Several of her colleagues marveled at the amount of time Stuver spent in crafting replies to prospective students, even those who might not be ready for such a rigorous program, Wise said. “She would take on this huge load of emails from people interested in the doctoral program and make sure that she carefully responded to each one because she cared,” Wise said. “She really, really cared about getting the best, the brightest, the most exceptional students into our doctoral program. Even when she was tired and it clearly was hard for her to even write, she would take the time to respond.”
Stuver insisted that every applicant to the doctoral program was given a respectful and timely response, Werler said. “Even up until two weeks before she passed away, she was still emailing, wanting to make sure that everybody was recognized and responded to appropriately. So, her commitment to that was really remarkable.”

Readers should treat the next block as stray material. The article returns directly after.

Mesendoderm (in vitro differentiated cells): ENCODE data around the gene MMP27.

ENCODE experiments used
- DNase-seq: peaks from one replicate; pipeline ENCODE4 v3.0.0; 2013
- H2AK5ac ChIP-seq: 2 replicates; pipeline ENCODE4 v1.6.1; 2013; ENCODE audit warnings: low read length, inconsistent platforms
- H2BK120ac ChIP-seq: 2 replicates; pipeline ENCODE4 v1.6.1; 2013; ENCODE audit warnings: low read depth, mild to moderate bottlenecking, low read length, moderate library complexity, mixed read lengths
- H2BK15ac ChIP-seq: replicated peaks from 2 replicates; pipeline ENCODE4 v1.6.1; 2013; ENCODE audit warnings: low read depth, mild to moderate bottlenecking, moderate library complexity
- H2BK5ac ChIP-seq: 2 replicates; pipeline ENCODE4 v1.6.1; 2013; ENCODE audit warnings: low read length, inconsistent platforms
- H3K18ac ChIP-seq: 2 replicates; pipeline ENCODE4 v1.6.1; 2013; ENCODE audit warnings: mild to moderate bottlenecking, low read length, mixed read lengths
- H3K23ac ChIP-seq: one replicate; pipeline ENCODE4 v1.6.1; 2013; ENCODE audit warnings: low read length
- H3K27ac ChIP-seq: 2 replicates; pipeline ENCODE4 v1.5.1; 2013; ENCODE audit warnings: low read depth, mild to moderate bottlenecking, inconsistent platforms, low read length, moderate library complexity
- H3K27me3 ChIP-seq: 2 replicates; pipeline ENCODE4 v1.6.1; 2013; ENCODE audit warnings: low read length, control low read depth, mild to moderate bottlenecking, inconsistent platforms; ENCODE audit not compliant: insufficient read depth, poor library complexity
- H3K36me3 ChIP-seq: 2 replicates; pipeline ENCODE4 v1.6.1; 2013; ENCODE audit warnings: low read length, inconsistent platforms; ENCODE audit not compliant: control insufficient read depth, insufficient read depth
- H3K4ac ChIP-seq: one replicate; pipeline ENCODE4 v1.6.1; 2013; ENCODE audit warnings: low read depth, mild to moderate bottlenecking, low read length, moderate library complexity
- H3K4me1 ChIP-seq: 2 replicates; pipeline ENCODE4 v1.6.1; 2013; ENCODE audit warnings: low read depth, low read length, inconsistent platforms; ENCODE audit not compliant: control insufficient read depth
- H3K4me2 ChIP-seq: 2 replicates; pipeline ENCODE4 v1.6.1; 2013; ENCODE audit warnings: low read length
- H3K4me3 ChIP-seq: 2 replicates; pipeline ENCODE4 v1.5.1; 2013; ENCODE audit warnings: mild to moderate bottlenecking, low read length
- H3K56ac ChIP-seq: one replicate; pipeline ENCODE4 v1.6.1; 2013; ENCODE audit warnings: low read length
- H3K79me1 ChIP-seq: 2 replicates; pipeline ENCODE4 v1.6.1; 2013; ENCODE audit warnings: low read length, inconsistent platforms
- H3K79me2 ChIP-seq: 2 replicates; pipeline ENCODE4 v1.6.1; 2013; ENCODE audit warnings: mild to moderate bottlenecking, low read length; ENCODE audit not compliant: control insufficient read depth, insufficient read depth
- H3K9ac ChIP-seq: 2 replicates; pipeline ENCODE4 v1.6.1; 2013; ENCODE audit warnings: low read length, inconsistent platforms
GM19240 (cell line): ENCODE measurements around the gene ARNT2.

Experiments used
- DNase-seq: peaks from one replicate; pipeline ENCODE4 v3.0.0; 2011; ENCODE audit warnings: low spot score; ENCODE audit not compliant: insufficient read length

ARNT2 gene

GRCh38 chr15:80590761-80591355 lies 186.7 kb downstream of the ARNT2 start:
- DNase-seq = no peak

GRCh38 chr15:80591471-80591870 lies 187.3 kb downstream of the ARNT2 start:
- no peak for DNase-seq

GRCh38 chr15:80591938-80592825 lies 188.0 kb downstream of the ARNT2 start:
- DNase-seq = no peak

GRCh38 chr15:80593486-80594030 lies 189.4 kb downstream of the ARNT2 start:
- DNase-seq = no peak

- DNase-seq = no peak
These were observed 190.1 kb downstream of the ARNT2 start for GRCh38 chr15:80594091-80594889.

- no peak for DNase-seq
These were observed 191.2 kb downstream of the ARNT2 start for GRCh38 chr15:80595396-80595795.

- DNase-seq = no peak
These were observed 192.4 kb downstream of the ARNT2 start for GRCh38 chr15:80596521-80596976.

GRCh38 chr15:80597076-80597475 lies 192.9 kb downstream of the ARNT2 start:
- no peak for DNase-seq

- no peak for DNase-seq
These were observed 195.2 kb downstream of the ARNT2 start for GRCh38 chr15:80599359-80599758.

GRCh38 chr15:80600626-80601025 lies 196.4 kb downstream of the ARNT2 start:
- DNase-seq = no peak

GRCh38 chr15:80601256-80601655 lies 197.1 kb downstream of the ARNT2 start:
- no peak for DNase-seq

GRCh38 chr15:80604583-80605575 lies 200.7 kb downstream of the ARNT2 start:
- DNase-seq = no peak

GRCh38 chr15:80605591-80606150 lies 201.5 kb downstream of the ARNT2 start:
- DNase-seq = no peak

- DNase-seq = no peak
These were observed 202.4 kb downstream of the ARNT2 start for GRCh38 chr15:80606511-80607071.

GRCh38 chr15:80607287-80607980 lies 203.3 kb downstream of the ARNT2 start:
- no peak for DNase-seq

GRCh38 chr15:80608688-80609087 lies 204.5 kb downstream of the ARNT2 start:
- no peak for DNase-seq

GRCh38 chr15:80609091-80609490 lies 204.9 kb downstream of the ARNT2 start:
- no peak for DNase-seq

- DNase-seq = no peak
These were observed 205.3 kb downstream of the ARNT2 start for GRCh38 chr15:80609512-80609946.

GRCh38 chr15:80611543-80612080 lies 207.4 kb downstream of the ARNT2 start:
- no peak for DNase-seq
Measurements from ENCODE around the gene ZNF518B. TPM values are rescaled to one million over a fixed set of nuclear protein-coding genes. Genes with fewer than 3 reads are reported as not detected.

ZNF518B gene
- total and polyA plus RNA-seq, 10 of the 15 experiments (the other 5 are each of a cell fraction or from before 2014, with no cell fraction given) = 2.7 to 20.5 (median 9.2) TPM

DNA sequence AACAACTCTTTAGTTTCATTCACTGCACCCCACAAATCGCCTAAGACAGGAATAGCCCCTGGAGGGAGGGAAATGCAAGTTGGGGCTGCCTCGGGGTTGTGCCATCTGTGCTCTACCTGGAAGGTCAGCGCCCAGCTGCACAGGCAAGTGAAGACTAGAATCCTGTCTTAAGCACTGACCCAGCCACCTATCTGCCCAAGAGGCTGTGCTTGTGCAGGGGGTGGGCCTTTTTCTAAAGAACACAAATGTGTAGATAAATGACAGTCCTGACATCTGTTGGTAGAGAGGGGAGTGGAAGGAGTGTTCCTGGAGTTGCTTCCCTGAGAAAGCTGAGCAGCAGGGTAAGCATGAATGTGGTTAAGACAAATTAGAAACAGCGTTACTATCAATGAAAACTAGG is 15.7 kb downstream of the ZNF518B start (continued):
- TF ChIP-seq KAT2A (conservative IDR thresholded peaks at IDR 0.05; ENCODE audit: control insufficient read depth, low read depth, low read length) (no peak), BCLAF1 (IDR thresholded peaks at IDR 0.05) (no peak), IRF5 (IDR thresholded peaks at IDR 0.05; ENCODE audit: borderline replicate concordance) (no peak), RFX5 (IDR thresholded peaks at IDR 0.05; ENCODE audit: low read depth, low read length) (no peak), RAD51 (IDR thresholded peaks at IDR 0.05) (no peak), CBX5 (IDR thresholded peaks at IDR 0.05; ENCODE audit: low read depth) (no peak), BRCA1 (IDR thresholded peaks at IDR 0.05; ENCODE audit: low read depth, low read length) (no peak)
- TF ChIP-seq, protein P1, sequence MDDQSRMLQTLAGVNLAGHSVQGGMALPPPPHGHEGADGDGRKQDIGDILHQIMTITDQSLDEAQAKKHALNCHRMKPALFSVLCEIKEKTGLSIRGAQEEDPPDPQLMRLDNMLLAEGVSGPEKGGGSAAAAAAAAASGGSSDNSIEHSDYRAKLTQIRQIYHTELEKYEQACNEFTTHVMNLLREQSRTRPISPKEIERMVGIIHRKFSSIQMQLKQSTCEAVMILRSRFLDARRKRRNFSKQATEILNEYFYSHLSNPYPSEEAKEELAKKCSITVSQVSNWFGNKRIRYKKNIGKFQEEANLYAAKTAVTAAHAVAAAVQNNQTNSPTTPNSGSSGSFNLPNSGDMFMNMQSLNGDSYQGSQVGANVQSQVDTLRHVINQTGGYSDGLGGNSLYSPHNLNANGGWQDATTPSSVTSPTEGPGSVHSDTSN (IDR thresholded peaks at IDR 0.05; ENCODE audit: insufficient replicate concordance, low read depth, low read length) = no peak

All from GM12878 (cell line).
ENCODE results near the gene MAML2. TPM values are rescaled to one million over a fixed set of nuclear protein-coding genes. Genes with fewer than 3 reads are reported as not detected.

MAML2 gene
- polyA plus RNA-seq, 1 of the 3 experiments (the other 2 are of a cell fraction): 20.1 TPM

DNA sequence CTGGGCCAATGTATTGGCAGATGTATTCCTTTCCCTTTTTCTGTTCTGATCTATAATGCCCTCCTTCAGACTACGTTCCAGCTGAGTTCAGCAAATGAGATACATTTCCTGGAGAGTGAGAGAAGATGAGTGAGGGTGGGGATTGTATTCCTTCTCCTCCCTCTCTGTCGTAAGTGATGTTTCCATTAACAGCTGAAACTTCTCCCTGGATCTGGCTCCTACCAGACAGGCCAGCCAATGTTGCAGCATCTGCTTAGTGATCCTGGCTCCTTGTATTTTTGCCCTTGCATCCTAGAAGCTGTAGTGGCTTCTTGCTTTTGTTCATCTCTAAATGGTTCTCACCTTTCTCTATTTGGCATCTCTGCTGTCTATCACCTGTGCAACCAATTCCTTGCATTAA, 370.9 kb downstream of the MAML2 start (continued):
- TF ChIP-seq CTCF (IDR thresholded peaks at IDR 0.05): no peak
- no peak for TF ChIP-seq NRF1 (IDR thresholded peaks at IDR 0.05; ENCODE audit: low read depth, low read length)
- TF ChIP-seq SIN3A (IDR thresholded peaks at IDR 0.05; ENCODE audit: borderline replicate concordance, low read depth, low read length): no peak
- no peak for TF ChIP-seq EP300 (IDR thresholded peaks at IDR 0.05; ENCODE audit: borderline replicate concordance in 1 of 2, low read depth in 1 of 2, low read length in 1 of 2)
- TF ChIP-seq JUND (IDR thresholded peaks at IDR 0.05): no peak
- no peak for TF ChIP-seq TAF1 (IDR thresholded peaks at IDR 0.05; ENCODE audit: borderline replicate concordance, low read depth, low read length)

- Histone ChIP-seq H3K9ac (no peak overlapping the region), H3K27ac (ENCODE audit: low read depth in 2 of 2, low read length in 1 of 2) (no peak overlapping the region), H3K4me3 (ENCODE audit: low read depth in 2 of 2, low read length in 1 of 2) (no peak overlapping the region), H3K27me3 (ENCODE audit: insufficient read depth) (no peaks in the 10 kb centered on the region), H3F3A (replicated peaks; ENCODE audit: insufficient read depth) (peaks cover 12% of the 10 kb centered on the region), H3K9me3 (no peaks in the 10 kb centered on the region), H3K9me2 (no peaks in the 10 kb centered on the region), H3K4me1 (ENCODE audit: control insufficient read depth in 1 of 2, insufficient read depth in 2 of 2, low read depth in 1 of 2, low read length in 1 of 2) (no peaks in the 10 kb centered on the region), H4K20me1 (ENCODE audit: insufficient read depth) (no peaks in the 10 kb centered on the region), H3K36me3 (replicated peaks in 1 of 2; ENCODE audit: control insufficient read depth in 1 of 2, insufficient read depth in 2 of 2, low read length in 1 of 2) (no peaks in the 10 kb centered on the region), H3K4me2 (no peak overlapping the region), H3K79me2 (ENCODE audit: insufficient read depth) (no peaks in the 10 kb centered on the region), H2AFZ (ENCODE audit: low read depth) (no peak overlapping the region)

In a note to the SPH community, Dean Sandro Galea said, “I have admired Sherri for years. Her endless positivity and contributions to the SPH community were remarkable, and her loss will be felt throughout our school and beyond.”
Stuver was born and raised on Nantucket Island with her three sisters and a large extended family. Every year, up until the end, she insisted on returning to Nantucket to taste the salt water of her beloved island, in later years rolling out to the edge of the water in a beach wheelchair to smell and feel the sea.
As her health declined, and her work grew more taxing, her teaching assistants grew increasingly more protective and helped shepherd Stuver through her tasks, much as she had helped them. Yet she still insisted on crafting personal responses to inquiries about the epidemiology program, working on various aspects of her job until days before her death.
“She always said, ‘If you’re good to people, people will be good to you,” Richard Stuver said. “She felt it was the best thing to leave behind.”
A memorial service for family and friends will be held at St. Chrysostom’s Episcopal Church in Quincy, Mass. on Friday, October 6th at 10 am. (The event will also be streamed on the church’s Facebook page.) The SPH community has scheduled a memorial to celebrate Sherri’s life on Monday, October 16, 3:30-5 p.m. in the Hiebert Student Lounge. This will be a hybrid event.